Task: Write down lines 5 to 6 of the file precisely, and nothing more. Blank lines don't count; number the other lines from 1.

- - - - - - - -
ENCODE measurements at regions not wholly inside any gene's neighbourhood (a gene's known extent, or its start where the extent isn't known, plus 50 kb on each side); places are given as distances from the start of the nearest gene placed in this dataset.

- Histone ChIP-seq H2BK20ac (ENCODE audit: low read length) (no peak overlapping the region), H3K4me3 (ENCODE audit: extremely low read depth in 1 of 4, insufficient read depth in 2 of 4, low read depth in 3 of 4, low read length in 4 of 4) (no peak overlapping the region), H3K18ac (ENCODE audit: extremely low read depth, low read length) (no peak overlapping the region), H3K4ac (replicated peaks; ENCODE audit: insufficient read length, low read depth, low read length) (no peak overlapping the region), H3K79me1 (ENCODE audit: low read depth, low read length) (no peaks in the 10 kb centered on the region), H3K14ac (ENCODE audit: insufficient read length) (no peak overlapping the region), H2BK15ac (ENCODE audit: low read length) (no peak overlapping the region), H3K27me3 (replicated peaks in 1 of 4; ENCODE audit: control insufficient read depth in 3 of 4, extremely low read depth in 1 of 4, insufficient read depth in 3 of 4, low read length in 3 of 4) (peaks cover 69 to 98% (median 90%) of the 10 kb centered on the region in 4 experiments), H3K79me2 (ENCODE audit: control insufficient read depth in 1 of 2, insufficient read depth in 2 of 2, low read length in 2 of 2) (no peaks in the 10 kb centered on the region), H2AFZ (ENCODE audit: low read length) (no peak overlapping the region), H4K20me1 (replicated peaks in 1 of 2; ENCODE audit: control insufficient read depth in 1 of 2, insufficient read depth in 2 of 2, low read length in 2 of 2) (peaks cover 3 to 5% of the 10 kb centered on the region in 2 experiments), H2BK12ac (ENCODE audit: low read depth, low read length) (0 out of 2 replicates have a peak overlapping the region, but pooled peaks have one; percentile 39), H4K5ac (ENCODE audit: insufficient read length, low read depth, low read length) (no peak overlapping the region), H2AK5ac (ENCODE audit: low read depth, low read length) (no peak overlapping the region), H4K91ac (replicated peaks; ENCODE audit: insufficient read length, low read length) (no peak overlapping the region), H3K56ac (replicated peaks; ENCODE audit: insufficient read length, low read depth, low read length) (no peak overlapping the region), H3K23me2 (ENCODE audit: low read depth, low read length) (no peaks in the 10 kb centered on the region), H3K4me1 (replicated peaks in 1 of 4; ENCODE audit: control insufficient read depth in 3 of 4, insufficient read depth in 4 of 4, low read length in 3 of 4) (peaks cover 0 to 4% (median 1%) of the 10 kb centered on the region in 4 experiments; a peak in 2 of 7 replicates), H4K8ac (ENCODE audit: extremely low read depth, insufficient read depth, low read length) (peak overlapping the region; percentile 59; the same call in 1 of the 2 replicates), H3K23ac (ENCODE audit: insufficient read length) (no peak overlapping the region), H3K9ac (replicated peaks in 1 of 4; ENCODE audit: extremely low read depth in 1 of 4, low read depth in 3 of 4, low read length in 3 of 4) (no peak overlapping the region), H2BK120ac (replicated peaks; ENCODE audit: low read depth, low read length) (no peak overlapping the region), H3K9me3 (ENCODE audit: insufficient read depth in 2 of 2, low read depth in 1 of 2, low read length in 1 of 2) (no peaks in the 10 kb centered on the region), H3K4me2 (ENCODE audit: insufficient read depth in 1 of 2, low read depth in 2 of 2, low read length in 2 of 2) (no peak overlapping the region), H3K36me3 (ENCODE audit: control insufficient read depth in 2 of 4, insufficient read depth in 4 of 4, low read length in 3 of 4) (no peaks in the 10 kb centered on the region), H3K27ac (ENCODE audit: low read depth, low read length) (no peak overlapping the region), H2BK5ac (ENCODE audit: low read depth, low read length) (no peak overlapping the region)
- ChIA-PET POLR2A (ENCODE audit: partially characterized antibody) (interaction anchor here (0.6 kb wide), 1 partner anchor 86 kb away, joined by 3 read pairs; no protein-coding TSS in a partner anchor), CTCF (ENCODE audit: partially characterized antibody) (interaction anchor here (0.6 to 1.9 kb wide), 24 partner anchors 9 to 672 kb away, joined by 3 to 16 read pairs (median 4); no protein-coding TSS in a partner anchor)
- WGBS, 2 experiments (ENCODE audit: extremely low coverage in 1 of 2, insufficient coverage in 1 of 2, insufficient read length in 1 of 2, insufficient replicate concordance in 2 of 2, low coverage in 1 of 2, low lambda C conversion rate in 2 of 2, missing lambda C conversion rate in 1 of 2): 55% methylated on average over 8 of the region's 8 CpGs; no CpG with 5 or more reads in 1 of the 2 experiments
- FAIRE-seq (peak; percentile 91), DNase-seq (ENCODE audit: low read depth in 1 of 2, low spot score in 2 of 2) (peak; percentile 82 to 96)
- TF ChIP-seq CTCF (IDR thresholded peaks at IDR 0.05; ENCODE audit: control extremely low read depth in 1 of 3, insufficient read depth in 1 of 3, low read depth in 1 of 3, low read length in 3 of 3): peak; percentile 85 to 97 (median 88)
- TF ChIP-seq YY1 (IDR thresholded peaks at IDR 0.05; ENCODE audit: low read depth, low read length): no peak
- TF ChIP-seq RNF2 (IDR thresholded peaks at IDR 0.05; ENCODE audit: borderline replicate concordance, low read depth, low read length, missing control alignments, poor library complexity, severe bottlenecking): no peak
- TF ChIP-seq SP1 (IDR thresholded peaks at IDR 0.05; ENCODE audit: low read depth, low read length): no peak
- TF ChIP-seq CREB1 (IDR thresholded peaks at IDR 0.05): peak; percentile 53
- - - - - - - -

- FAIRE-seq (peak; percentile 91), DNase-seq (ENCODE audit: low read depth in 1 of 2, low spot score in 2 of 2) (peak; percentile 82 to 96)
- TF ChIP-seq CTCF (IDR thresholded peaks at IDR 0.05; ENCODE audit: control extremely low read depth in 1 of 3, insufficient read depth in 1 of 3, low read depth in 1 of 3, low read length in 3 of 3): peak; percentile 85 to 97 (median 88)